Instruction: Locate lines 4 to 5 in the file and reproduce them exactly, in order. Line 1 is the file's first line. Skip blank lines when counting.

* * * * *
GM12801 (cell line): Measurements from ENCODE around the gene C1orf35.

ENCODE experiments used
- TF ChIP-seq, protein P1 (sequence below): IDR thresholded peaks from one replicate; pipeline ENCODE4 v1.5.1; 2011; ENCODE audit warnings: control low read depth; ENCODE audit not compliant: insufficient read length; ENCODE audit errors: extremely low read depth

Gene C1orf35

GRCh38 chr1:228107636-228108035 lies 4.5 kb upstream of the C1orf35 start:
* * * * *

Gene C1orf35

GRCh38 chr1:228107636-228108035 lies 4.5 kb upstream of the C1orf35 start: